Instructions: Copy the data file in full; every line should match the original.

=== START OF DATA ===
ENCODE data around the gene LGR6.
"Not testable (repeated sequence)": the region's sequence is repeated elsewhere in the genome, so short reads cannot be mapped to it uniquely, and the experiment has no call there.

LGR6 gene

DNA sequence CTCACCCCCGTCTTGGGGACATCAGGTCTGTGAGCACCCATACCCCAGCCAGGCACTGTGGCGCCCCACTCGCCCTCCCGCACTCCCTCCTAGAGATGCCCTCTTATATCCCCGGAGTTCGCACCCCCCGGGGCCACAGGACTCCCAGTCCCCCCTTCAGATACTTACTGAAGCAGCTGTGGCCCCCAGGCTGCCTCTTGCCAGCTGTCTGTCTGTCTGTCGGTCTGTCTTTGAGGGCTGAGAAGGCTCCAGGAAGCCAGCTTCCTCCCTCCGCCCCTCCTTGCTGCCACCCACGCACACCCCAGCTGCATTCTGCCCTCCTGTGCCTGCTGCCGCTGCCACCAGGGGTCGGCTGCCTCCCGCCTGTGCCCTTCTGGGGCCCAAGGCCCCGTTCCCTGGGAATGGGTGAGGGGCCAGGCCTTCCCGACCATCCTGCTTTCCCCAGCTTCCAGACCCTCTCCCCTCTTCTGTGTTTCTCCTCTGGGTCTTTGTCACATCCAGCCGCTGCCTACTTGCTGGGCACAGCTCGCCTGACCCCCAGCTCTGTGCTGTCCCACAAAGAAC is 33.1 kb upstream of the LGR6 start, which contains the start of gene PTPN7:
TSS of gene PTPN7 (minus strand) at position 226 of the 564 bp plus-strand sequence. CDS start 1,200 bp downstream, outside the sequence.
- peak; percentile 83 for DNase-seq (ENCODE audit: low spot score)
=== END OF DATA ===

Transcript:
ENCODE data around the gene LGR6.
"Not testable (repeated sequence)": the region's sequence is repeated elsewhere in the genome, so short reads cannot be mapped to it uniquely, and the experiment has no call there.

LGR6 gene

DNA sequence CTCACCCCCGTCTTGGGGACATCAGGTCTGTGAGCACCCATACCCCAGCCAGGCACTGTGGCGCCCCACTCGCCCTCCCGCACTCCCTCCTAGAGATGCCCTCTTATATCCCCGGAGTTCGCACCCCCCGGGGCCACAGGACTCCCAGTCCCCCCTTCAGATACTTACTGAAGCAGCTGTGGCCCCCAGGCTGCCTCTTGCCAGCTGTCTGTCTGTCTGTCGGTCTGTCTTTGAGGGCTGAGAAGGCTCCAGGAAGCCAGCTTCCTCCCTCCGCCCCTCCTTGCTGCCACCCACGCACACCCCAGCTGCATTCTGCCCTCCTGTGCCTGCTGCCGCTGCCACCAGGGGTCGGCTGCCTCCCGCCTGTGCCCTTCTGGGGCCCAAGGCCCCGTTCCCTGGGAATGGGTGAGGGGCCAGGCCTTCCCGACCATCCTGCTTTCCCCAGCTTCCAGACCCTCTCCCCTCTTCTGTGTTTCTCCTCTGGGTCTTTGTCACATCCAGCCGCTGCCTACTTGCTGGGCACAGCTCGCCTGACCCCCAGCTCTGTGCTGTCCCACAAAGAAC is 33.1 kb upstream of the LGR6 start, which contains the start of gene PTPN7:
TSS of gene PTPN7 (minus strand) at position 226 of the 564 bp plus-strand sequence. CDS start 1,200 bp downstream, outside the sequence.
- peak; percentile 83 for DNase-seq (ENCODE audit: low spot score)